Salisbury Sculpture Show announces winners

Published 12:00 am Thursday, January 30, 2020

SALISBURY — “Sanctuary” by Roger Martin has won Best in Show in the 2019 Salisbury Sculpture Show.

In its 12th year, the Salisbury Public Art Committee hosted the 10-month long Sculpture Show, with nine art pieces the downtown, five on college campuses, one at Novant Health and one in the West End neighborhood.

The judge for the 2019 show was Ken Lambla, a faculty member at UNC Charlotte who is the founding Dean of the College of Arts and Architecture. He has taught in California, Illinois and North Carolina as well as internationally in the Netherlands, London, Italy, France and Canada. Lambla’s practice in architecture and urban design is focused on the social potential of the built environment and sustainable design.

About the first-place sculpture, Lambla said, “Sanctuary” is a simple turtle’s shell that sits on a slender rod on top of a simple rectangular stand outside the Rowan Public Library in downtown Salisbury. The underside of the shell faces the public/street side and the protective top shell — carapace — sits behind. The form is clearly recognizable and the material is very well executed. The shell’s hollowness evokes the complex relation we currently have with the concept of nature, and the current challenge to the context in which nature survives. The sculpture is quiet but captures the essence of the animal’s skill at withdrawing to contemplate, protect and imagine the inside/outside of our own life. We immediately recognize that we all need some kind of sanctuary.”

Second place went to “Exploratory Unit 02” by Harry McDaniel. The sculpture is adjacent to the sidewalk in Magnolia Park, 126 West Innes St.

About the second-place sculpture, Lambla said, “This aluminum ‘figure’ evokes both human and celestial insect. The artist achieved a balanced form with ambiguous scale, graceful curves and a somewhat stilted ‘movement.’ It clearly exhibits the material worked on by a skilled artist who is not simply making what is already known in his – or our – head. McDaniel states that he kept the H.G. Wells’ ‘War of the Worlds’ in mind during this process. Indeed, the ‘otherworldliness’ of the sculpture presents questions we all ponder.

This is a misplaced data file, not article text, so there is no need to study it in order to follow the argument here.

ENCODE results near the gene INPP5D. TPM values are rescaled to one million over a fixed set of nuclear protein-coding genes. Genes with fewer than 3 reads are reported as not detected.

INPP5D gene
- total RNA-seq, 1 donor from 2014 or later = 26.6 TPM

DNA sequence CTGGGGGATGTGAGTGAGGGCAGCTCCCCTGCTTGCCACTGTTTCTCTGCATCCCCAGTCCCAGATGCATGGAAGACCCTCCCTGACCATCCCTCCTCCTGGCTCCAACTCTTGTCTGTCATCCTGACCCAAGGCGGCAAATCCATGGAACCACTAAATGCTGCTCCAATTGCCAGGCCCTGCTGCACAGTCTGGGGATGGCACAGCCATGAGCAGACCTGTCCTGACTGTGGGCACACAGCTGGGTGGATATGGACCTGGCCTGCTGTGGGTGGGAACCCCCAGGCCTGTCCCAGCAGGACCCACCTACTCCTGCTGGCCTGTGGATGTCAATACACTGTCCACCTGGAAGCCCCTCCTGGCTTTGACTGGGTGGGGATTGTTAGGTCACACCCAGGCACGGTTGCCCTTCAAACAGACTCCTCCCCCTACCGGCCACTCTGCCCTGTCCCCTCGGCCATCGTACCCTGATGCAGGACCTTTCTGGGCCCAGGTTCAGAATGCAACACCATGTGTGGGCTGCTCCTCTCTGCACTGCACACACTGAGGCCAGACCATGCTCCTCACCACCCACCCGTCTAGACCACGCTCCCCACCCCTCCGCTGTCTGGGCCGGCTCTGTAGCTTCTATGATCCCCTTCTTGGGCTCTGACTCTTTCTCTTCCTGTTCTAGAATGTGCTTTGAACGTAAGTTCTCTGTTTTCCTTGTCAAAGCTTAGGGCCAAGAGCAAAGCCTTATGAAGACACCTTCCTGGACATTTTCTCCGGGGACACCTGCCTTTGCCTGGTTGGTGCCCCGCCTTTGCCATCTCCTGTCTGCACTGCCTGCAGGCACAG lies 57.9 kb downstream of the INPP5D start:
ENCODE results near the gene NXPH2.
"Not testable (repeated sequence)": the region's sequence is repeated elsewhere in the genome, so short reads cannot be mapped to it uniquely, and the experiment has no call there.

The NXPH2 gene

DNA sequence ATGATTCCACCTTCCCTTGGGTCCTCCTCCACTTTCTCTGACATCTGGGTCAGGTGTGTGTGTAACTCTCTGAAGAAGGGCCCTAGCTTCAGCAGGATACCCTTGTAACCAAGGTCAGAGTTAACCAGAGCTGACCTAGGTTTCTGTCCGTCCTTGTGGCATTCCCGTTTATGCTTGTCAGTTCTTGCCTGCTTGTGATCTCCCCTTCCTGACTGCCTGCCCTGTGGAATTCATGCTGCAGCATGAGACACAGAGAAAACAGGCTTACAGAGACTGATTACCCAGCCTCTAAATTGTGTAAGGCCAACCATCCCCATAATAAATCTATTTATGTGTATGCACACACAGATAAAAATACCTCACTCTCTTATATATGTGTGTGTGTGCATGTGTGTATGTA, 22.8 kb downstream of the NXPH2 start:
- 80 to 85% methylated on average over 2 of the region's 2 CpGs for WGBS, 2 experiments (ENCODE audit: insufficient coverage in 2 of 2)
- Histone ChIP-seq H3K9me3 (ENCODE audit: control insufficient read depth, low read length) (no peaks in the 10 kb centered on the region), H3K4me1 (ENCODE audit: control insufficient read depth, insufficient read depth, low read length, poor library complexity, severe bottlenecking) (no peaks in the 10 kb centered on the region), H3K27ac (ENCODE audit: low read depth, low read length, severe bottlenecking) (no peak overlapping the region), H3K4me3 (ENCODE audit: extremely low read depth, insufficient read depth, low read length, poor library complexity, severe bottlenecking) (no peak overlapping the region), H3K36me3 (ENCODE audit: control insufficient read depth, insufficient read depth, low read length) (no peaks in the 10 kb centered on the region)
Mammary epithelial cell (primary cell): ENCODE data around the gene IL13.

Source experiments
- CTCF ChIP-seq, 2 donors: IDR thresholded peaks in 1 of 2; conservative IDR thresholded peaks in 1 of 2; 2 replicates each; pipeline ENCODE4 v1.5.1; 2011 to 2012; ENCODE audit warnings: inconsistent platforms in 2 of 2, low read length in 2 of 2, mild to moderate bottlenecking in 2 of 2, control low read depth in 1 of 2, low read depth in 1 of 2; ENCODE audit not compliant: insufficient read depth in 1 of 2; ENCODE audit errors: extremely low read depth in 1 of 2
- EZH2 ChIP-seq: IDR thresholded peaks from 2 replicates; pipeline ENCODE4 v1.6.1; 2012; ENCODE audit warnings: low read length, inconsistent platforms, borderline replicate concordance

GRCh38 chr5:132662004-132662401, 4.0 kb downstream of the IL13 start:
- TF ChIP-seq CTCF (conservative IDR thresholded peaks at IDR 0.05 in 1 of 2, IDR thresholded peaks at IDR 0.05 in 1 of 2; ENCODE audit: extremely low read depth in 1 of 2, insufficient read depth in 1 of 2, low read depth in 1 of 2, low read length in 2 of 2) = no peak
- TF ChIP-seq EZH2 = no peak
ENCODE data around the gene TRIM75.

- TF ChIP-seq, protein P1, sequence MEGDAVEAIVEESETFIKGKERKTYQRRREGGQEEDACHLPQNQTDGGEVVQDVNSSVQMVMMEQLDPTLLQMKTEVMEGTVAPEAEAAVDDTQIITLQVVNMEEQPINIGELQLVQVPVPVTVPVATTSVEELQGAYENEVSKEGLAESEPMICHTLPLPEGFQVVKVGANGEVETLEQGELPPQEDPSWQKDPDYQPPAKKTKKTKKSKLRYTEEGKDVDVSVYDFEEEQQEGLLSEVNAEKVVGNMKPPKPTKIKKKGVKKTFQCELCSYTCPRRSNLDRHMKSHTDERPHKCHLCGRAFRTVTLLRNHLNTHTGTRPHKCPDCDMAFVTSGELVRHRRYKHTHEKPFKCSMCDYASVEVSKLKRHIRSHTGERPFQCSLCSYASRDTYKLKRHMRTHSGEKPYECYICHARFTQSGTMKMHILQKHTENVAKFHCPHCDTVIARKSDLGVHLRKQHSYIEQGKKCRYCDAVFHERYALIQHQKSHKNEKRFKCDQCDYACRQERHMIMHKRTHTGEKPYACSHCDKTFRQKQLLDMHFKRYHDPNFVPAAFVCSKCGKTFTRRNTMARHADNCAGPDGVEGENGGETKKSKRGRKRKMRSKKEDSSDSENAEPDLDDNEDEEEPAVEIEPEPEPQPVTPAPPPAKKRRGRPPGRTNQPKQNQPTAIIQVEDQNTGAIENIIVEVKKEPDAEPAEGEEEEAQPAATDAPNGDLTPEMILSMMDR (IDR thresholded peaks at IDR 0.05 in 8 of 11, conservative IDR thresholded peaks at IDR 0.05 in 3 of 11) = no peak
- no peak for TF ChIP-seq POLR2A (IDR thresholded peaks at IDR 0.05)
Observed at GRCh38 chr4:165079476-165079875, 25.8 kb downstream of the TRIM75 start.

Third Place went to Charles Pilkey’s “Mesozoic Bench.” The sculpture is located on the front lawn of Livingstone College.

About the third-place sculpture, Lambla said, “This ‘bench’ contrasts two presumably solid materials – stone and steel.  At once figurative and primitive, the artist aims to evoke a forested landscape from the Mesozoic Era (252-66 million years ago) otherwise known as the ‘Middle Life’ or ‘Age of Conifers.’ The placement of the stones perched precariously on the steel ‘spines’ gives character, gesture, and animation to an otherwise calm composition. The horizontal platform invites sitting and resting one’s head and back against materials not far from being mined from the earth, and yet those stones are quite familiar to us all. The work creates its own contemplative environment most likely drawn from the artists many years teaching in Japan.”

The Sculpture Show will remain in place until early spring. Sculpture show brochures are available at the Visitors’ Center, City Hall, Rowan Public Library and downtown restaurants and shops. The Public Art Committee’s 2020 show is scheduled for installation in mid-April.